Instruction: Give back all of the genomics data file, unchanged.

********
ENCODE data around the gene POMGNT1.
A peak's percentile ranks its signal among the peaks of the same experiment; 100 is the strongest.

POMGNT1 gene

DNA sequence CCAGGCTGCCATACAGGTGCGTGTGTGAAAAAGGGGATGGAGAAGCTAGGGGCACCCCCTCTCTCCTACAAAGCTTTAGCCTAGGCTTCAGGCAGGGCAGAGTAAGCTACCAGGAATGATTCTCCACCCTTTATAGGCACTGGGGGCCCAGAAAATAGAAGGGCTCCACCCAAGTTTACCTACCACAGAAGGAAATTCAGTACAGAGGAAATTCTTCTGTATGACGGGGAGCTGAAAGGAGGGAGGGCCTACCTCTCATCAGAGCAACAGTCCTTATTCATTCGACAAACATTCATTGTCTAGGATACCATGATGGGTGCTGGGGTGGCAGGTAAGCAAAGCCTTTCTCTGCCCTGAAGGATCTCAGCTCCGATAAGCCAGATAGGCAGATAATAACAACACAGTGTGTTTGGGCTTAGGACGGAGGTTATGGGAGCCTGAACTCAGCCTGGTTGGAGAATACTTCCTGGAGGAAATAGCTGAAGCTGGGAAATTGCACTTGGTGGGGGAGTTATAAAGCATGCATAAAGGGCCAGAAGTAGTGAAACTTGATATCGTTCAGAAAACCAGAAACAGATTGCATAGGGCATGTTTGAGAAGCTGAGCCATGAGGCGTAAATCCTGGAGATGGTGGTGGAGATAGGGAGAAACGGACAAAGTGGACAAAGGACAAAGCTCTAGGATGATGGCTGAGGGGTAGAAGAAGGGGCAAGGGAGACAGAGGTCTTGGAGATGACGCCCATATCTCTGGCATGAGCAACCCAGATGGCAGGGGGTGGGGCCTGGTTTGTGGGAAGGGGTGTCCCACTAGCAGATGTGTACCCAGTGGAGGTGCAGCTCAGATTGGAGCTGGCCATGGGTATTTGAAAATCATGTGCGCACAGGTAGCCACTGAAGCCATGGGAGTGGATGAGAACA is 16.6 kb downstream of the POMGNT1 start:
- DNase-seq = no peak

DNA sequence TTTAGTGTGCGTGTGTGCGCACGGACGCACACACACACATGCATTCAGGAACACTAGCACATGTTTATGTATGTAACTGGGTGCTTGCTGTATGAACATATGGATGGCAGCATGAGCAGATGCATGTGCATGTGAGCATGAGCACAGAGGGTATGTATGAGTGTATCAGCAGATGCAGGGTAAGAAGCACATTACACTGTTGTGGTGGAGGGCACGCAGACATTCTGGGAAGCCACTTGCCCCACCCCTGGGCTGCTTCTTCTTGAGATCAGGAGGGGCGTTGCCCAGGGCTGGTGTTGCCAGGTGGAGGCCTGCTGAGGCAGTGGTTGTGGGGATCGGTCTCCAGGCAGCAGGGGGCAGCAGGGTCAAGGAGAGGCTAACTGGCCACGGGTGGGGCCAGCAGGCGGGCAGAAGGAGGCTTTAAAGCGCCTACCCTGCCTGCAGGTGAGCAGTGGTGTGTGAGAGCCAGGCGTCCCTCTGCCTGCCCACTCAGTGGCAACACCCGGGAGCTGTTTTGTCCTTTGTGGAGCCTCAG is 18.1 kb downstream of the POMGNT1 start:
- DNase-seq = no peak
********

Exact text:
ENCODE data around the gene POMGNT1.
A peak's percentile ranks its signal among the peaks of the same experiment; 100 is the strongest.

POMGNT1 gene

DNA sequence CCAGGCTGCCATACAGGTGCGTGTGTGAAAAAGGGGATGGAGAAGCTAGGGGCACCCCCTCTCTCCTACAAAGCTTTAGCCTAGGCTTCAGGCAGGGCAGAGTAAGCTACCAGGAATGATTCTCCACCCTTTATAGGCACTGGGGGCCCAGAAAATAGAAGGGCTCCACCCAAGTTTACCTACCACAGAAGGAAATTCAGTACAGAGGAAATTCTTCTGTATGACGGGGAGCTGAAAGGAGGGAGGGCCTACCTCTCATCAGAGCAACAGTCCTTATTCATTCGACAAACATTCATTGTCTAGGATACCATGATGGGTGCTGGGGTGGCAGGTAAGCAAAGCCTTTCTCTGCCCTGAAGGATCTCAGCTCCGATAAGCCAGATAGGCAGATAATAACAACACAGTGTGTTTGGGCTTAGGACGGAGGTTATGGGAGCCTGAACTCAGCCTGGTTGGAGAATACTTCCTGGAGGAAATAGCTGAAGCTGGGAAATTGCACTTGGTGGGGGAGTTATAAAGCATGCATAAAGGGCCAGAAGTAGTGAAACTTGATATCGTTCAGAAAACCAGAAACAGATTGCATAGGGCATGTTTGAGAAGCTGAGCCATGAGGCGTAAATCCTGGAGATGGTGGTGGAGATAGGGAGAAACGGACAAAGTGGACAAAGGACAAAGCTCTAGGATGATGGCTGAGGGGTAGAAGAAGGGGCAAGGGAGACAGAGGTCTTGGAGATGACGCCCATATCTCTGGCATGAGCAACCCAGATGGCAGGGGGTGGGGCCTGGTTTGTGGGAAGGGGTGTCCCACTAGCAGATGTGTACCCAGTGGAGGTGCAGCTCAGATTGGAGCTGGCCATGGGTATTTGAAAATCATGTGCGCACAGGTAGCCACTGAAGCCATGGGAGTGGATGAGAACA is 16.6 kb downstream of the POMGNT1 start:
- DNase-seq = no peak

DNA sequence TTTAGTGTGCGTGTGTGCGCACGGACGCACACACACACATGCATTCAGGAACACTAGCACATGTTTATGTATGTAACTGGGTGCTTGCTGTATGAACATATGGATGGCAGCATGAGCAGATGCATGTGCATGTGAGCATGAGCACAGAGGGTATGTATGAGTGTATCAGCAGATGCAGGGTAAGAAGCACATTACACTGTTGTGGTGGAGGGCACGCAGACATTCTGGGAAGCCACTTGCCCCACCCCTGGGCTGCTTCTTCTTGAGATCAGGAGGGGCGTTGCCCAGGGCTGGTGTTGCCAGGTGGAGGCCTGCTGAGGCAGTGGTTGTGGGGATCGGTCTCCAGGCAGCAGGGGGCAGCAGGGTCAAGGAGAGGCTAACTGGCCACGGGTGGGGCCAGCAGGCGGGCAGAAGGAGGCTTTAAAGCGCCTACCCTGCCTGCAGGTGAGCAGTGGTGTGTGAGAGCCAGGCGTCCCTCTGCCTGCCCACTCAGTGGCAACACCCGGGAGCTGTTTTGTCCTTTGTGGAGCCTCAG is 18.1 kb downstream of the POMGNT1 start:
- DNase-seq = no peak